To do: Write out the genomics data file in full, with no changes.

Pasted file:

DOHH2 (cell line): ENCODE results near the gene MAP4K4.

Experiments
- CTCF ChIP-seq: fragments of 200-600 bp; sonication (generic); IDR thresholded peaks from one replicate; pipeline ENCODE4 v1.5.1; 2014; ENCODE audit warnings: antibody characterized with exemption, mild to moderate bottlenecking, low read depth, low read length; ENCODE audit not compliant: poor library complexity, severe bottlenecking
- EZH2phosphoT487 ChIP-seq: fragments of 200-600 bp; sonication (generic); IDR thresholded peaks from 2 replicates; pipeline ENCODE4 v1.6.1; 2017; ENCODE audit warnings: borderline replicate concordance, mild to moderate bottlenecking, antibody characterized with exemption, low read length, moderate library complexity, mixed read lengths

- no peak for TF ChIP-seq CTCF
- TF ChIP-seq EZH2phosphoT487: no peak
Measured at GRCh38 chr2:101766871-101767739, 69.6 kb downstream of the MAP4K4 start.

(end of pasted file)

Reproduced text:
DOHH2 (cell line): ENCODE results near the gene MAP4K4.

Experiments
- CTCF ChIP-seq: fragments of 200-600 bp; sonication (generic); IDR thresholded peaks from one replicate; pipeline ENCODE4 v1.5.1; 2014; ENCODE audit warnings: antibody characterized with exemption, mild to moderate bottlenecking, low read depth, low read length; ENCODE audit not compliant: poor library complexity, severe bottlenecking
- EZH2phosphoT487 ChIP-seq: fragments of 200-600 bp; sonication (generic); IDR thresholded peaks from 2 replicates; pipeline ENCODE4 v1.6.1; 2017; ENCODE audit warnings: borderline replicate concordance, mild to moderate bottlenecking, antibody characterized with exemption, low read length, moderate library complexity, mixed read lengths

- no peak for TF ChIP-seq CTCF
- TF ChIP-seq EZH2phosphoT487: no peak
Measured at GRCh38 chr2:101766871-101767739, 69.6 kb downstream of the MAP4K4 start.